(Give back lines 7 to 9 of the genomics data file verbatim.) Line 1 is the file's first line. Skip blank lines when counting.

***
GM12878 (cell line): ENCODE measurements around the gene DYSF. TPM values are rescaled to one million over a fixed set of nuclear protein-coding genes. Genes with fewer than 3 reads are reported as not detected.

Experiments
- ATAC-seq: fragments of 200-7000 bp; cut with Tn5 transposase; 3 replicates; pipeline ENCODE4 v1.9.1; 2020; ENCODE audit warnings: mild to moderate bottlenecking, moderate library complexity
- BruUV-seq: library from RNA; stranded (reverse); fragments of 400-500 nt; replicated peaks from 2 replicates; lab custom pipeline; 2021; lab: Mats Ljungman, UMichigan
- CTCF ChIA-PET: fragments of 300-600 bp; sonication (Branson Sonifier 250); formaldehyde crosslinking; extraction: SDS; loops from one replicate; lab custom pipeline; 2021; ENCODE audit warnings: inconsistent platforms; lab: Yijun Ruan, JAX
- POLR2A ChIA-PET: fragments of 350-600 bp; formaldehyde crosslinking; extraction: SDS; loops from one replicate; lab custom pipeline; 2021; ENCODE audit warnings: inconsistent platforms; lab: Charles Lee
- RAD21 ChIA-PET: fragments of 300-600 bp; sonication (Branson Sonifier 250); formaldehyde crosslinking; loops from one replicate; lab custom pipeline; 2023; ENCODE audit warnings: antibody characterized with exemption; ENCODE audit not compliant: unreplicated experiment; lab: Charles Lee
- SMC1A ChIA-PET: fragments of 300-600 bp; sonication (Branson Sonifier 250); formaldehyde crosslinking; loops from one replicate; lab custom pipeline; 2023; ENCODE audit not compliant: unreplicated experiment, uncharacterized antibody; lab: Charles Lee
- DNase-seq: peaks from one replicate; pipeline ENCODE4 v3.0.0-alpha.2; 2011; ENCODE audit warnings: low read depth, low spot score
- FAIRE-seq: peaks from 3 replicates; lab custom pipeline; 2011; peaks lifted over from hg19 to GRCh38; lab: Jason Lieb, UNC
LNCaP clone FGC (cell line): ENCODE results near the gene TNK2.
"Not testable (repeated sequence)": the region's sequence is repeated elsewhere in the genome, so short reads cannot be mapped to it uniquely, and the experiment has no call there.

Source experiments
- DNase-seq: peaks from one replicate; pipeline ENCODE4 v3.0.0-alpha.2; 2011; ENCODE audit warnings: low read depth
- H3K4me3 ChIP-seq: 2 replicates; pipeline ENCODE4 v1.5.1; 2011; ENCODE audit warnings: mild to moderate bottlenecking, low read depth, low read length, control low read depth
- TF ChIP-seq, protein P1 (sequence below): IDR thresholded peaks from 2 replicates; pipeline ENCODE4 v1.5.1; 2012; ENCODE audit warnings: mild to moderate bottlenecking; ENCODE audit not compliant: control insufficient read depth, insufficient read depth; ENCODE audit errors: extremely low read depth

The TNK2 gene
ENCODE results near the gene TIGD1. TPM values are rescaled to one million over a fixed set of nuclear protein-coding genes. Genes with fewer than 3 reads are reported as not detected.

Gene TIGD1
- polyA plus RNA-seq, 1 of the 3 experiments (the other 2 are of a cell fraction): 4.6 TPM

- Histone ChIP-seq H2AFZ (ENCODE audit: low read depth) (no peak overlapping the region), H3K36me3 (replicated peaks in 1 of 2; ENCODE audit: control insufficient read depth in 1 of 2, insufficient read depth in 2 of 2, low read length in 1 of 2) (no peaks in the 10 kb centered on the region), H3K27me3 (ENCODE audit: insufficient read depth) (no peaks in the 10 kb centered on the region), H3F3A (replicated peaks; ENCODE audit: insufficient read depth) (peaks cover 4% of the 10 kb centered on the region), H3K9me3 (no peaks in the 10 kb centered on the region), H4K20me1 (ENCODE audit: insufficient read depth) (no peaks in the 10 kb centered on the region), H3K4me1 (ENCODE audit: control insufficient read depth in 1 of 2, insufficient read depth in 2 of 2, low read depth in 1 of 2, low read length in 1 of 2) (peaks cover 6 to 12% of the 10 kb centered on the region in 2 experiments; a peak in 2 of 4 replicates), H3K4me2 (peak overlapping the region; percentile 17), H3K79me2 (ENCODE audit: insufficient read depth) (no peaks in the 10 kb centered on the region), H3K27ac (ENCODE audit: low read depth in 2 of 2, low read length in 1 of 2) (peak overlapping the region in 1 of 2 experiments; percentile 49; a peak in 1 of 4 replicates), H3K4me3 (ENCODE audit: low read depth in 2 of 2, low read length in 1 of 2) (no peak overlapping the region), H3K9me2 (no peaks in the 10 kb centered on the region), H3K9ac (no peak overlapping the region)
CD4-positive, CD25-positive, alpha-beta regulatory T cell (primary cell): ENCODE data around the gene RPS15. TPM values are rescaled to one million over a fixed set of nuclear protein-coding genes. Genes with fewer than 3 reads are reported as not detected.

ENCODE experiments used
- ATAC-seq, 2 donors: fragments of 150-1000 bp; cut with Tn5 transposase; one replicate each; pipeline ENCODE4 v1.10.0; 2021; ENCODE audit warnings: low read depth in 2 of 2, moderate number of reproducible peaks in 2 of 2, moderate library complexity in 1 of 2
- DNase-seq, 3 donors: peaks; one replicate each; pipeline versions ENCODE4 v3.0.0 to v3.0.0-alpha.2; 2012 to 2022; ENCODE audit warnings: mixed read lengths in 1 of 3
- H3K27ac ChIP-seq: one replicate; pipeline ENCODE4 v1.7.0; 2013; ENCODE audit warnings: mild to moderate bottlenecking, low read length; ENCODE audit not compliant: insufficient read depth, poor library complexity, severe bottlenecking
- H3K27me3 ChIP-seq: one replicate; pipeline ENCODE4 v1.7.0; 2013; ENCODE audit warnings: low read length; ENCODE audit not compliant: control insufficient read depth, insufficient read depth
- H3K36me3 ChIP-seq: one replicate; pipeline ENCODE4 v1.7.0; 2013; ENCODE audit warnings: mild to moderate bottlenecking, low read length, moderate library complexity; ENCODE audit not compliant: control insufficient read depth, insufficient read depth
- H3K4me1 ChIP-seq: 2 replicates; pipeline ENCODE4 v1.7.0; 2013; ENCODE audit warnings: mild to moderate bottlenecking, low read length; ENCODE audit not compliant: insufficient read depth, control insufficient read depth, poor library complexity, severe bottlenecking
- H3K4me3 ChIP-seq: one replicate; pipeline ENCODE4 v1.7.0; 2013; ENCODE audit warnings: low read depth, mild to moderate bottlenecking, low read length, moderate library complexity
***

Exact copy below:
- RAD21 ChIA-PET: fragments of 300-600 bp; sonication (Branson Sonifier 250); formaldehyde crosslinking; loops from one replicate; lab custom pipeline; 2023; ENCODE audit warnings: antibody characterized with exemption; ENCODE audit not compliant: unreplicated experiment; lab: Charles Lee
- SMC1A ChIA-PET: fragments of 300-600 bp; sonication (Branson Sonifier 250); formaldehyde crosslinking; loops from one replicate; lab custom pipeline; 2023; ENCODE audit not compliant: unreplicated experiment, uncharacterized antibody; lab: Charles Lee
- DNase-seq: peaks from one replicate; pipeline ENCODE4 v3.0.0-alpha.2; 2011; ENCODE audit warnings: low read depth, low spot score